Saturday, September 1, 2007

End of gsoc : the show must go on !

Today is the end of google summer of code 2007 edition.
First I would like to thank Philippe and mentors from Eclipse, the others students (check their projects, they achieved great results !), and google of course.
Thanks also to people who followed and commented this irregular diary of my work :).
I would, too, to provide some feedback. From a student point of view, it was a awesome experience ! I learned a lot, both technical skills and communication skills. Eclipse is divided in a large number of projects, and thus a continuing source of knowledge, for people people "curious" like me.
About what gsoc brings to eclipse, I think it helps to integrate students into the eclipse community, and that a point where in my opinion some progress can be made. For instance I remarked that for the next eclipse summit there is no "registration fees" or invitation for students.

I know there is some reflection, and I think that is the good way.

If you are interested to hear another gsoc feedback, I recommend to you the podcast of Philippe answering questions from Leslie Hawtorne of google.

Regarding my plug-in I will provide soon new screencasts with some comments, and detail what are the next plans.

Thursday, August 30, 2007

Jni plug-in in action : Screencasts part. 1

The end of google summer of code is near and before the end I wished to provide some screencasts of the plug-in I created for this time. The five screencasts are in order :

  • starting a Jni debug session

  • step into native code

  • step into java code from native code

  • go back in native code

  • go back in java code

Thanks to the guy who wrote recordmydesktop software. It is the perfect tool to create screencasts.

Friday, August 10, 2007

project status, version 0.0.2 is available

The plug-in to improve debugging of Java Jni Application is available in a new version : 0.0.2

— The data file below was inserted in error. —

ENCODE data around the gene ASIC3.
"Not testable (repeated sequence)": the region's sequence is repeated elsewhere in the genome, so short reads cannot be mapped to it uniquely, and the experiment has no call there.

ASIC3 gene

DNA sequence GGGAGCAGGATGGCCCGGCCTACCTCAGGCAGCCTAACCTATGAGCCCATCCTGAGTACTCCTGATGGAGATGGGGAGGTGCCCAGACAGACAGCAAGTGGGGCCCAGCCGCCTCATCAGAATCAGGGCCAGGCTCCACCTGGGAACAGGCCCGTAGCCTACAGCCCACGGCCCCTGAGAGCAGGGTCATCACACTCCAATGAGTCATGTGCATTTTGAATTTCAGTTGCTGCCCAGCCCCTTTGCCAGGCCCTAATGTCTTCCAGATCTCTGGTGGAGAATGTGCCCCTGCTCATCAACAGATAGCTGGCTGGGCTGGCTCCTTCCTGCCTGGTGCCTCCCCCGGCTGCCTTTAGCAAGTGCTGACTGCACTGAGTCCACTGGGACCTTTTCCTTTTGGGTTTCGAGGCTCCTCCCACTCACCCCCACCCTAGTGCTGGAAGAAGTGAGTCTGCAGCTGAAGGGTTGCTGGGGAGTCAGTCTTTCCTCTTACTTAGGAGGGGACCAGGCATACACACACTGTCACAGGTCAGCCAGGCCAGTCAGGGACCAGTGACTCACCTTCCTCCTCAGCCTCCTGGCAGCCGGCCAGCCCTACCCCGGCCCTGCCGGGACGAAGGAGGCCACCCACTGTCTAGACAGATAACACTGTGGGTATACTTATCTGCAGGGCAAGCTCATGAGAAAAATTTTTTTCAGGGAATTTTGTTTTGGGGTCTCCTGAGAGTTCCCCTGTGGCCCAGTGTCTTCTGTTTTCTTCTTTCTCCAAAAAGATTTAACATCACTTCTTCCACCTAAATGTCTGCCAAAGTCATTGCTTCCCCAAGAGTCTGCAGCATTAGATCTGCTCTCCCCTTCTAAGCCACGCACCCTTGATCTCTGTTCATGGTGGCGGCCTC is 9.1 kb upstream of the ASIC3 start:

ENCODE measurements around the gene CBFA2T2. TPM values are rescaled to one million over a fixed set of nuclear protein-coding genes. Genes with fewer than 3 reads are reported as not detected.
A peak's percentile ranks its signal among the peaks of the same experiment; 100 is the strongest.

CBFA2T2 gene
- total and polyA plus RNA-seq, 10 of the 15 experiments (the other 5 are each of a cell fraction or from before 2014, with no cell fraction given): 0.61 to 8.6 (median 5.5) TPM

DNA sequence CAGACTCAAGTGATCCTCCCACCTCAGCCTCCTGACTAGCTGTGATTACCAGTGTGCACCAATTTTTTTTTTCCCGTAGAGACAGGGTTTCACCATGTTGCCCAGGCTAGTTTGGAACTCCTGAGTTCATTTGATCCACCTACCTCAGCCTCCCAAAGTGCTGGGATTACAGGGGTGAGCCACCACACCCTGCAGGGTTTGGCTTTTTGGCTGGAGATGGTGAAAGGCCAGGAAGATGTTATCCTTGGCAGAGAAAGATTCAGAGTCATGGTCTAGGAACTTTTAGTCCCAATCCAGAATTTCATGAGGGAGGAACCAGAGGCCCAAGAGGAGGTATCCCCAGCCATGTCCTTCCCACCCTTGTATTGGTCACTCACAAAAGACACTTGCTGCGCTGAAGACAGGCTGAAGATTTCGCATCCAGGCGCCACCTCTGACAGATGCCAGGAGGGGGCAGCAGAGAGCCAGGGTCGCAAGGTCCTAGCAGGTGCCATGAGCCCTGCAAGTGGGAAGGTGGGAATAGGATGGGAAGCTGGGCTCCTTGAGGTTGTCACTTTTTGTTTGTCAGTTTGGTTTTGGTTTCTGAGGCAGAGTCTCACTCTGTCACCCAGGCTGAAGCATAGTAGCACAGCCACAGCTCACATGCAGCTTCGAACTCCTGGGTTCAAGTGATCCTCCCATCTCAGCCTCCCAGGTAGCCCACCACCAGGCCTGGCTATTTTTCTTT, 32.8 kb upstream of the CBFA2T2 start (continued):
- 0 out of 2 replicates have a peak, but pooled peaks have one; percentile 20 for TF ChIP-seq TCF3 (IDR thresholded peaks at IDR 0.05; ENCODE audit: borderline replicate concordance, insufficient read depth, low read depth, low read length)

Improvements since the last version :

  • Code to follow call of java methods from native code completely rewritten. The plug-in does not rely anymore on the ending lines of native functions. Less code and more reliable !
  • Correction of some bugs and creation of message dialogs instead of using standard output stream.
  • Documentation on the eclipse wiki page and advertisement on eclipse mailing lists

Some links :

Eclipse tip : How to get the current debug file ?

I think its trivial for a lot of people but I have been searching for a long time in google before to found how to do it. I suppose you have the current debug thread (for instance from a debug event).

the bad way (does not work):

PlatformUI.getWorkbench().getDisplay().syncExec(new Runnable() {
public void run() {
IEditorPart ed = PlatformUI.getWorkbench().getActiveWorkbenchWindow().getActivePage().getActiveEditor();
if (ed.getEditorInput() instanceof IFileEditorInput) {
String currentDebugFile = ((IFileEditorInput)ed.getEditorInput()).getFile().getLocation().toOSString();

the correct way :

Object o = thread.getLaunch().getSourceLocator().getSourceElement(thread.getTopStackFrame());
if (o instanceof IFile) {
String currentDebugFile = ((IFile) o).getLocation().toOSString();

Thursday, August 2, 2007

project status, first version of plug-in to improve the Java/JNI applications debugging to download

Since my previous post (already tree weeks) I am working hard to have some results. The problem with the breakpoints automatically added is now resolved, and the support to step from C native code to Java code implemented. This support was not so easy to add as I first thinked. Before more explanation, to not lost courageous reader of this post, I think its necessary to remind the solution I choose to step from java code into C/C++ native code.

I decided to automaticaly add a breakpoint on the first line of each native method susceptible to be called by java code. When the user selects the debug action on a native method in Java code, the plug-in stores this action. Then the C/C++ debugger reaches the breakpoint. If the last action was stepping over or return, the plug-in does a step return otherwise it does nothing.

This approach was not a good option in my point of view to follow call of Java methods from C/C++ code due to the high number of java classes (and so methods) generally present in a project. More over breakpoints are not really required, the JDT debugger will stop itself when we reach java code. The problem was to know in which case we are : Did the current C/C++ function call a java method or is the C/C++ function already terminated ?

The solution I chose is to rely on the line number of the ending line of a native function. When it is reached , the plug-in supposes that we are no more stepping in native code. I don't know if it is the best solution. Another option is to rely on the line number of the java native call.